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…a shot of their fairly sweet homemade liquor d’erbe (B+) the bill came to €33.

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The service was friendly and efficient but overall the it felt like you were paying for pretension rather than quality. I’d give it another chance, and may try their €35 tasting menu.

BARS:


BNO – Birreria di Nord Ovest
(Elementary B), 2 Piazza Tola

A craft beer bar where ales are around €3.50 for a pinta. The pilsner and IPA that I tried were okay but a little flat. They serve cheese and ham if you’d like something to nibble while you drink.

Vineria Tola (Intermediate B), 10 Piazza Tola

A wine bar on the opposite side of the square from BNO. You can sit outside on bar stools at high tables. I paid €3 for a glass of red.

LP mentions Café Chiara and Accademia Café, respectively at 1 and 11 and Via Torre Tonda, towards the university district. I did a walk by but they were dead so I didn’t try them.

On Via Roma a local recommended Da Michele but all the tables outside were full so I kept on walking. Off Via Roma, Via Giorgio Asperoni had a couple of bars that were pumping with music.

Sassari – Museo Sanna

Posted in Italy, Sardinia, Sassari with tags on March 13, 2016 by gannet39

The best museum in Sassari (there are a few) is the Museo Nazionale “G.A. Sanna” www.museosannasassari.beniculturali.it which has a comprehensive archaeology collection albeit not as large as its counterpart in Cagliari (see this post).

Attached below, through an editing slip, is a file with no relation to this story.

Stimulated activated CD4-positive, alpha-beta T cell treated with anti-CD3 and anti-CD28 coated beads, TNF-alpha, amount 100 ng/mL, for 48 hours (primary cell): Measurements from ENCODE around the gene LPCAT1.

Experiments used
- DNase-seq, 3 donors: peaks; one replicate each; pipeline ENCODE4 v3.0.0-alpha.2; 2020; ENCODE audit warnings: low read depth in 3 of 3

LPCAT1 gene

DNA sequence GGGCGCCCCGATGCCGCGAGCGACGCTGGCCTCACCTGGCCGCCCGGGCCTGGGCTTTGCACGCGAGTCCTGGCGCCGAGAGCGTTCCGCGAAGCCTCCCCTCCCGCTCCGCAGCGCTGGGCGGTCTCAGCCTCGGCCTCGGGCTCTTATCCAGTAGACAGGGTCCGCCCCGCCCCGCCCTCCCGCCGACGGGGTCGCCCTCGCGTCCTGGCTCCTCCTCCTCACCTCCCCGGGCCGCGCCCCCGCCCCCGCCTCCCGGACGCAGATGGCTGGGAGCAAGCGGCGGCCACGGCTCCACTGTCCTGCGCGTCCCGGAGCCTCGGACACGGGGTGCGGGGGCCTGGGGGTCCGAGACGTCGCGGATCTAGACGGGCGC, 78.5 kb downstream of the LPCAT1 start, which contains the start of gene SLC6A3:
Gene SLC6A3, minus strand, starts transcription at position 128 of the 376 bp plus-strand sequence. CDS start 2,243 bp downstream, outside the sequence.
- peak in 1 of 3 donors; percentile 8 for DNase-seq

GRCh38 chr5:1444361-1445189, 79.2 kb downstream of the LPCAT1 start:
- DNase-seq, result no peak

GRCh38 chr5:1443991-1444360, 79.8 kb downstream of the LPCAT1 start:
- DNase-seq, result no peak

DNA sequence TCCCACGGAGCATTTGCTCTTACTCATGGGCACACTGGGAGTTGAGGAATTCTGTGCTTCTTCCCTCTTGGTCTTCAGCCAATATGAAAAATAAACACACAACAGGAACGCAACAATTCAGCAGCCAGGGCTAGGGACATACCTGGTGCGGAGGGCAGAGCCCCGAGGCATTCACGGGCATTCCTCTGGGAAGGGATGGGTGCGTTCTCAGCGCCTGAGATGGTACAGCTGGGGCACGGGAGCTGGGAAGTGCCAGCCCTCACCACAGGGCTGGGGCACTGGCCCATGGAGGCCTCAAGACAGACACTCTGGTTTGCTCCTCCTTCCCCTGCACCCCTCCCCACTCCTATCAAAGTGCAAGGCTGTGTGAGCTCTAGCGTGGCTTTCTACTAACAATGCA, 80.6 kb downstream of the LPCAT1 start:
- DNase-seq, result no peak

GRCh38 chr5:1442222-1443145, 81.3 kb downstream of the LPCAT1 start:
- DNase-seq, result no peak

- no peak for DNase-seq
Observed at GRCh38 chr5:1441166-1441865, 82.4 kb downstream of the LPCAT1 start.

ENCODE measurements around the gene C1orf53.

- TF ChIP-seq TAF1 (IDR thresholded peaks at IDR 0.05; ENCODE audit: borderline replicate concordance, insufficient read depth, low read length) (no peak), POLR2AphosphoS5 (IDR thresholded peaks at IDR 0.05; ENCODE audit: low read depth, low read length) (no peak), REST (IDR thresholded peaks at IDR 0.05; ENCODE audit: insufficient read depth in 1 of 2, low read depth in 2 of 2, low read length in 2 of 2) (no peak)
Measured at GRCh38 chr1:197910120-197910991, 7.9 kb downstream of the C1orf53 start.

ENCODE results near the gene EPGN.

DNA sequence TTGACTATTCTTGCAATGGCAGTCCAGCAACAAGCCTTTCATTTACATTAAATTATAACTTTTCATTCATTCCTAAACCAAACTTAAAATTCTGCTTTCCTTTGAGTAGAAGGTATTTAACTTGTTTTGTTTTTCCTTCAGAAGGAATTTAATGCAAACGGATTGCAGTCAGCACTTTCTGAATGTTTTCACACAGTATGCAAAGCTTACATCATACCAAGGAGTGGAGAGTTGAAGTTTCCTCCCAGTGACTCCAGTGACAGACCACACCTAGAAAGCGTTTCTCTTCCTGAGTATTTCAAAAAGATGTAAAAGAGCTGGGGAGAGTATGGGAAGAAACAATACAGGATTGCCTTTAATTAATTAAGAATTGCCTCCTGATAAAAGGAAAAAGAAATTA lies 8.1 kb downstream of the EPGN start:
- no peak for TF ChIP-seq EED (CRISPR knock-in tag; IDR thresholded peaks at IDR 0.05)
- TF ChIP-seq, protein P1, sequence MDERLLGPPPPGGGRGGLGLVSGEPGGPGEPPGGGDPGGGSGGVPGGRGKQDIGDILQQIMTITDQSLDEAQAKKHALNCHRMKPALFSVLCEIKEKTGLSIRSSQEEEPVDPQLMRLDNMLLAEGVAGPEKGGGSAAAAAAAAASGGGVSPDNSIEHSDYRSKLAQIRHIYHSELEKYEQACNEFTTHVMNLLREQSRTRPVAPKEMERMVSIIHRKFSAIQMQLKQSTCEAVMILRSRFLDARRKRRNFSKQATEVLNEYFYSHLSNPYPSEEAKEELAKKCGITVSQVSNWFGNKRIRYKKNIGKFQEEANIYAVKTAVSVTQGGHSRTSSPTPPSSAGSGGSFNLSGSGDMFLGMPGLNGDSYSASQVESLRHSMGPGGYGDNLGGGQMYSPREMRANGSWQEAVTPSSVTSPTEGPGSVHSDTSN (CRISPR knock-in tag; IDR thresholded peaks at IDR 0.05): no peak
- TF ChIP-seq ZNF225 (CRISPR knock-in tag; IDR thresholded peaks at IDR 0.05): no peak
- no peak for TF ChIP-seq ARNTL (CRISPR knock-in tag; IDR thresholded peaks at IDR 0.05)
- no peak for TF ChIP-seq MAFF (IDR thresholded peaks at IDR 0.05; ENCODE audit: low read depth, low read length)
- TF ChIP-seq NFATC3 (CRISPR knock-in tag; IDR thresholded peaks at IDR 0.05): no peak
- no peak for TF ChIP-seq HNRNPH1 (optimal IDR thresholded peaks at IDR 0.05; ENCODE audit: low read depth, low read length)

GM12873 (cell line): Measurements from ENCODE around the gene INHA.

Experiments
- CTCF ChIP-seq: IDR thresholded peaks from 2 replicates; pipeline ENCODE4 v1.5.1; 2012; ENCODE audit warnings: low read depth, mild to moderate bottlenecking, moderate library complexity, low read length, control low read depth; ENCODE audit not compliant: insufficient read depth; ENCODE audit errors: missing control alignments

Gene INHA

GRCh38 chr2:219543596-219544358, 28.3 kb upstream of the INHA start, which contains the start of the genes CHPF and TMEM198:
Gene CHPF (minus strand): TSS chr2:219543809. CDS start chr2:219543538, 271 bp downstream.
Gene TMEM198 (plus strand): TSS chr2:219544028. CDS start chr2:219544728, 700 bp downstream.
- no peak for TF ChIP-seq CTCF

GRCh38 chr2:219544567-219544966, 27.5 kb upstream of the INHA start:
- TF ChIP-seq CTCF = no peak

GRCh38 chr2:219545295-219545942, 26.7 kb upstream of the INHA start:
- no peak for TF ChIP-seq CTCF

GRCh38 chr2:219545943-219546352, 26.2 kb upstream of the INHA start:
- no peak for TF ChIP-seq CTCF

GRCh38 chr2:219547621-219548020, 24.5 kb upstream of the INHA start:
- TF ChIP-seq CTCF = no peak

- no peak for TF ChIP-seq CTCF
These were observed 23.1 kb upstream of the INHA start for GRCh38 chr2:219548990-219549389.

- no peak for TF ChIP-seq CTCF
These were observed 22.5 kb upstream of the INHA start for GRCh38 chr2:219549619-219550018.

It’s housed in an old Palladian villa at 64 Via Roma which has a nice garden as well.

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The collection starts off in the Sala Preistorica with some Stone Age and Neolithic finds.

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Not sure if the whole in this person’s head was caused by the archaeologist’s pick or something more sinister…

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The exhibition then moves on to the Bronze Age with some ‘bronzetti’; small figurines from the Nuragic civilisation.

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Not sure what period these finds are from but they are beautifully made.

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These are all just objects that caught my eye so please don’t think of my photos as being representative of the whole collection, there’s heaps more to see.

I love the form of these jugs, they look so modern.

The Roman collection is the largest as you might expect.

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There are some stunning Sarcophagi.

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And other beautiful carvings from the late-Roman period.

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Sassari – walking around

Posted in Italy, Sardinia, Sassari with tags , , on March 12, 2016 by gannet39

Sassari is the second largest city in Sardinia with a population of about 130,000. The first university in Sardinia was founded here in 1562 and today it still has a bohemian reputation due to its large student population, although I didn’t particularly notice this in the ten days I was there in June.

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You’ll find everything I mention on this Google map.

My first impressions weren’t that great when I arrived at the small train station and walked to the hotel but the town grew on me the longer I was there and the more I became aware of it’s long history.